Christmas Eve’s T-Pain Live in Ghana concert could best be described as a perfect curtain raiser to a memorable Christmas.
It was a night that unleashed the demons in the man who has over the years carved a niche for himself as the King of Auto-tune.
Per a fan’s reaction after a satisfying night of good music coupled with a masterpiece of a stage craft, “T-Pain is the best foreign act to have graced the Ghanaian stage till date.”
And yes he deserved every inch of that accolade! He was just on point.
Prior to T-Pain’s dynamic entry onto the stage, the night warmed up slowly and while it took a longer time than usual to get patrons to fill a sizable portion of the Dome, DJ Mensah, DJ for the night did not help matters with his choice of music.
In the mist of impatient patrons who had to endure long hours of not getting their money’s worth, the show finally kicked off.
It was Bra Kelvin Beats – the fluid rapper who got the show on the road. He was followed by Gasmilla who wowed patrons with his Azonto antics.
Music duo, Keche, was next. The duo was busy ‘Azontoing’ and grinding their waist to their smash hit Sokode. But it was the King of the streets, Kwaw Kese, who drew the first blood. He emerged onto the stage dressed in a smock on a bicycle.
He roared and the crowd loved it. The madman had been unleashed from his cage in the Asylum. He charged the Dome …he brought the party into the venue after a slow start.
Vintage Buk Bak and V.I.P, two of the biggest and oldest groups in the Ghanaian music game brought their experiences to bear once again.
They each reminisced the good old days of hiplife – when rap was rap. Tune after tune, they kept the crowd dancing. Buk Bak’s Kolom did wonders, that tune swept the now packed Dome like a tsunami coming with it, the almighty Azonto dance.
Nigeria’s finest rap act, M.I. also known as Mister Incredible amplified the tempo at the Dome. He was very crafty with his rap easing his way into hearts of many.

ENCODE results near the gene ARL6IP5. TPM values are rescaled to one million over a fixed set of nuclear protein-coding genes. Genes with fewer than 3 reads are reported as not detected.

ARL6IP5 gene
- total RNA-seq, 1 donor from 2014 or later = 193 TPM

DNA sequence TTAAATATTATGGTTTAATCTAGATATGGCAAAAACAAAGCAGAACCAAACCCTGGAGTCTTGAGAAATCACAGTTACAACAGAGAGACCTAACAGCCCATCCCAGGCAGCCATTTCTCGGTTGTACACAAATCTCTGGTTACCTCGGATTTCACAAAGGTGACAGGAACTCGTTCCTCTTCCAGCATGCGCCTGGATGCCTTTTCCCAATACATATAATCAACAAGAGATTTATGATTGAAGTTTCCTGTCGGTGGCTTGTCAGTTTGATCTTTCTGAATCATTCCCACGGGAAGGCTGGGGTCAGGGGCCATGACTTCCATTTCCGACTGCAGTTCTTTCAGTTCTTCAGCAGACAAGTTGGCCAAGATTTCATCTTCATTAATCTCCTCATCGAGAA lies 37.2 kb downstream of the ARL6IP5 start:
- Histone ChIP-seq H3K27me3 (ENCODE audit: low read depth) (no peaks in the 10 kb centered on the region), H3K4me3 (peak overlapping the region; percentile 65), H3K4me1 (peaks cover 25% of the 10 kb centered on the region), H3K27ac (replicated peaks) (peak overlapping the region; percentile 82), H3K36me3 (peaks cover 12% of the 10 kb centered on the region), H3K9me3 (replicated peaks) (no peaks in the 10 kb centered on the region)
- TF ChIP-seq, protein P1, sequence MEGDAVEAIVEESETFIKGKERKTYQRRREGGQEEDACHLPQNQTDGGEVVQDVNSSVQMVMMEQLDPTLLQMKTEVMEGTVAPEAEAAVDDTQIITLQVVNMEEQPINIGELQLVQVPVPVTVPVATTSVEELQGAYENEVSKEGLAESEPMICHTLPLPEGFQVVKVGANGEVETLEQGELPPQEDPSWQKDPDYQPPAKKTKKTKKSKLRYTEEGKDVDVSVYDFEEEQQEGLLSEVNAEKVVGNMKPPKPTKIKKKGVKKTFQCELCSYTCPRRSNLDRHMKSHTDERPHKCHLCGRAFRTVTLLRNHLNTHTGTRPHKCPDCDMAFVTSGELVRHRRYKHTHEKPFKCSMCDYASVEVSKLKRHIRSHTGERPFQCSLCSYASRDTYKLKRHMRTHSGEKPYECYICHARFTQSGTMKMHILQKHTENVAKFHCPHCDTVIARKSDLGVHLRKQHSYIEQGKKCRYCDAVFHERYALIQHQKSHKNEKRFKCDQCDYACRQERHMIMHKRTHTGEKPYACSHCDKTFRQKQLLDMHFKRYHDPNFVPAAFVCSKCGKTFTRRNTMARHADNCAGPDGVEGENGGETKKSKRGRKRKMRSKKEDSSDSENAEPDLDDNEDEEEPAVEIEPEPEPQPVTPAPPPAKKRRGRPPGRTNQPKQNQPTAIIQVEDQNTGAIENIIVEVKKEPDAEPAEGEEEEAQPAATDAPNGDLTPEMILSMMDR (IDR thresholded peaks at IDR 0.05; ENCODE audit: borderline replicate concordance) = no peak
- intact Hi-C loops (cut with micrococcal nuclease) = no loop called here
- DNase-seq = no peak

M.I. was gentle on the night but he did serious damages on stage. One tune that electrified the Dome was his One Naira tune, a clear favourite of many. He was overwhelmed by the crowd’s acceptance and with broad smiles, he said Ghana is now his new home.
The Best Yet
T-Pain’s entry was a remarkable one. Wearing a black T-shirt, with the inscription “FLY’S THE LIMIT”, with a yellow cap, white shades and ‘bling blings’ to match, he instantly cast a spell on the expectant crowd. They went gay!
T-Pain’s sheer agility, panache was just enough to say he came really prepared. Interestingly, when it got to his turn, the sound at the Dome was on point.
What didn’t T-Pain do on stage? He rapped, sang, danced …in fact he did everything showmanship had to offer.
Backed by four dancers – two male and two, hot, females – T-Pain was busy mesmerising his elated audience.
From notable tunes such as his smash hit, Buy You A Drink, which he started by saying, “When I say Nappy, you say Boy …When I say T, you say Pain …” to Bartender, All I Do Is Win, 5’O’clock, Welcome To My Hood, All Of The Above, and Get Low, the Nappy Boy got the crowd on their feet dancing and screaming on top of their voices.
T-Pain left the stage with many still wanting more although he had thrilled them for hours, they couldn’t just get enough of him.
In all the 233Connect’s T-Pain Live in Ghana lived up to its billing. It was memorable night that crowned T-Pain as the best foreign act to grace the Ghanaian stage.